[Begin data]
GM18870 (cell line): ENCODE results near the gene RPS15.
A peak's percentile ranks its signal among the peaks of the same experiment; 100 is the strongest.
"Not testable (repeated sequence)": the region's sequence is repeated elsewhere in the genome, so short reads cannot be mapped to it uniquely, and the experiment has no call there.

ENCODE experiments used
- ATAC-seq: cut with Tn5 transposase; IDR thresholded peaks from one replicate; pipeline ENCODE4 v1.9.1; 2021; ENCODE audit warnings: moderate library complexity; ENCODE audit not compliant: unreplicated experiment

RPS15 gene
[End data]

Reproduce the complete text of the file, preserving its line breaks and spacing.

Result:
GM18870 (cell line): ENCODE results near the gene RPS15.
A peak's percentile ranks its signal among the peaks of the same experiment; 100 is the strongest.
"Not testable (repeated sequence)": the region's sequence is repeated elsewhere in the genome, so short reads cannot be mapped to it uniquely, and the experiment has no call there.

ENCODE experiments used
- ATAC-seq: cut with Tn5 transposase; IDR thresholded peaks from one replicate; pipeline ENCODE4 v1.9.1; 2021; ENCODE audit warnings: moderate library complexity; ENCODE audit not compliant: unreplicated experiment

RPS15 gene